“The art of distilling … is valuable to the agriculturalist, as it enables him to put his superfluous grain into a form which will bear long transportation to markets to which the raw material could never get,” wrote Thomas Jefferson in 1804.
In today’s Virginia, craft breweries and cideries are multiplying, quenching consumer thirst for local drinks. And growth in the local beverage sector means opportunity for some Virginia farms to produce grain, apples, hops and other local ingredients consumers crave.
“We don’t sell our beer more than 50 miles from where it’s made,” says Jeff Fitzpatrick, who opened Blue & Gray Brewing Co., in Fredericksburg, in 2002. Businesses like his have tapped into craft beer demand, steady since the 1980s. Consumers now crave craft beers made with local or regional grains. In 2013, Fitzpatrick used Virginia-grown malted barley to brew some 40-keg, seasonal batches. “That beer was very, very well-received,” he says.
To make malt, grain is soaked in water. That stimulates sprouting that converts the grain’s starches into the fermentable sugars later consumed by yeast. The soaked grain is then dried, the tiny sprouts removed before shipment to brewers.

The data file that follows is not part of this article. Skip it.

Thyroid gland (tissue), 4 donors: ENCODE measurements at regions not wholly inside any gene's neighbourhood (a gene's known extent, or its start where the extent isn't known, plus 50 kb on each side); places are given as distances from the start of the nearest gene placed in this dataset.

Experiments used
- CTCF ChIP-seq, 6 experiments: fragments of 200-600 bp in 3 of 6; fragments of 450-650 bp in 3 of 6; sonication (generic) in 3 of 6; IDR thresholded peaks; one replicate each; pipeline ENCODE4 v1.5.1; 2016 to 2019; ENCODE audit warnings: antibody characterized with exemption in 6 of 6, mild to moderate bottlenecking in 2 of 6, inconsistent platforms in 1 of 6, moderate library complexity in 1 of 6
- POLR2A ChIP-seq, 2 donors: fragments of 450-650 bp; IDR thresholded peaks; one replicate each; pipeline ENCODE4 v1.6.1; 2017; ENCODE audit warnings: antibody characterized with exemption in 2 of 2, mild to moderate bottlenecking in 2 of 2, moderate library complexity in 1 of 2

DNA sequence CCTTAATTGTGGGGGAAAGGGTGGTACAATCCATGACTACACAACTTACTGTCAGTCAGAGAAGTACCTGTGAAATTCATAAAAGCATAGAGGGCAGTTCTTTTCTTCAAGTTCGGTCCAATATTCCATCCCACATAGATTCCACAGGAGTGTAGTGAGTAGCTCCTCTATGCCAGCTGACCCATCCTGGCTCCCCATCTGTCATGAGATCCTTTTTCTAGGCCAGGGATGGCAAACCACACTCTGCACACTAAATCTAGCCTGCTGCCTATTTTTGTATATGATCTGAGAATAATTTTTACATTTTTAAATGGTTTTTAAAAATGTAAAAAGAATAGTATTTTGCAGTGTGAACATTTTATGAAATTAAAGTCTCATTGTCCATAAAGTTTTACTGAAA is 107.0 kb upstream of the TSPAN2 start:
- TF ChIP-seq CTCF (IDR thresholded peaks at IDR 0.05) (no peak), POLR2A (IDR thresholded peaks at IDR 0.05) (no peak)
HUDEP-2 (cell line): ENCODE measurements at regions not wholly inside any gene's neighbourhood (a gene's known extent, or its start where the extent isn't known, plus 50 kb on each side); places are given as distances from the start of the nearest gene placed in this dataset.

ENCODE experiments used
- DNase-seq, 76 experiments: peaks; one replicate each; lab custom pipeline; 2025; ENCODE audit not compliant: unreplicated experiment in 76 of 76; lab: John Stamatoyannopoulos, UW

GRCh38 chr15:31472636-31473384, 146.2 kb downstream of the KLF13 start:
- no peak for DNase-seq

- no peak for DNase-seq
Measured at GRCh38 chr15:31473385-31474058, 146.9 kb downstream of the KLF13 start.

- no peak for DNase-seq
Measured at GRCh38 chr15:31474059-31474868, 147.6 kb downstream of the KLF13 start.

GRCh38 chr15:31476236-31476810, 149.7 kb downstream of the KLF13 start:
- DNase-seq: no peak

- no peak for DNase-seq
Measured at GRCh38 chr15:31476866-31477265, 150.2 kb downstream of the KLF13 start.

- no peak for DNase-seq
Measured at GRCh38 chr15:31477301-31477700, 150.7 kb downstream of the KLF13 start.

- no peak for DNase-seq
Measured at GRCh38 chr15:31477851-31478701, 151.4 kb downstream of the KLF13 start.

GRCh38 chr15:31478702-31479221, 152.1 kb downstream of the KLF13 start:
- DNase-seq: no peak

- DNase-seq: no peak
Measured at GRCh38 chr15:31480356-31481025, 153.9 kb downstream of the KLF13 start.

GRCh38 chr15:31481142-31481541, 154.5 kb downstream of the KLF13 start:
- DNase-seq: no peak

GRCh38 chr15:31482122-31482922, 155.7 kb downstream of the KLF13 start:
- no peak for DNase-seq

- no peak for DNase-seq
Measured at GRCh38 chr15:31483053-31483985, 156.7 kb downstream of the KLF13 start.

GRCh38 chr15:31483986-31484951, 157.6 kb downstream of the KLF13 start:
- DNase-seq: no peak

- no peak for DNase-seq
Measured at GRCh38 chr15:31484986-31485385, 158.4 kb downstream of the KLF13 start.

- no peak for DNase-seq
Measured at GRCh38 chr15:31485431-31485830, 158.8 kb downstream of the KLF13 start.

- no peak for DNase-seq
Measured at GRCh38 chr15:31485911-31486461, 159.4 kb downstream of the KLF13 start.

But demand for local beverage ingredients can create potential price premiums for production in other areas. “Farmers need to be able to financially justify using the land to grow a different crop, or sometimes even a different variety of the same crop,” explains Gordon Groover, a Virginia Tech agricultural economist.
Groover co-authored a farm budget analysis in 2013 for growing hard cider apple varieties in Virginia. Hard cider can be made from multipurpose apple varieties, like Winesap and Stayman. Specialized hard cider varieties of apples, like Black Twig and Sheepnose, have higher acid and tannin contents. “Hard cider [apple] varieties are good for making cider, but cannot be sold into any other component of the apple market,” Groover says.
Cideries are already sourcing many apples in-state. “Just about all of our cider is made with Virginia apples,” says Courtney Mailey, who uses mostly heirloom varieties at Richmond’s Blue Bee Cidery. Sales in the cidery’s first year, she says, doubled her expectations.
Local farms can also benefit from brewery by-products, says Taylor Smack, master brewer at Blue Mountain Brewery in Afton. “Over 150 local cattle are raised almost entirely on our spent grain,” he says. Brewers’ spent grains remain after brewers make “wort,” the liquid extraction of the grain’s sugars produced when malted grain is mixed with hot water.
Breweries also seek Virginia-grown hops, a plant adding “bitter” flavor and aroma to beer. Blue Mountain grows its own; it’s also in the Old Dominion Hops Cooperative, a group of farmers and brewers seeking to establish local production and markets. At Hardywood Brewery, in Richmond, hops rhizomes are distributed for community members to grow, harvest and bring back for a community brew.
With local demand strong, craft breweries are not ignoring the benefit to brewing noted by Jefferson: shipping a crop that won’t spoil. “Breweries like Starr Hill, Blue Mountain and others have reached up and down the Atlantic coast,” Smack says. “In fact, we just sent a load of beer to Denmark!”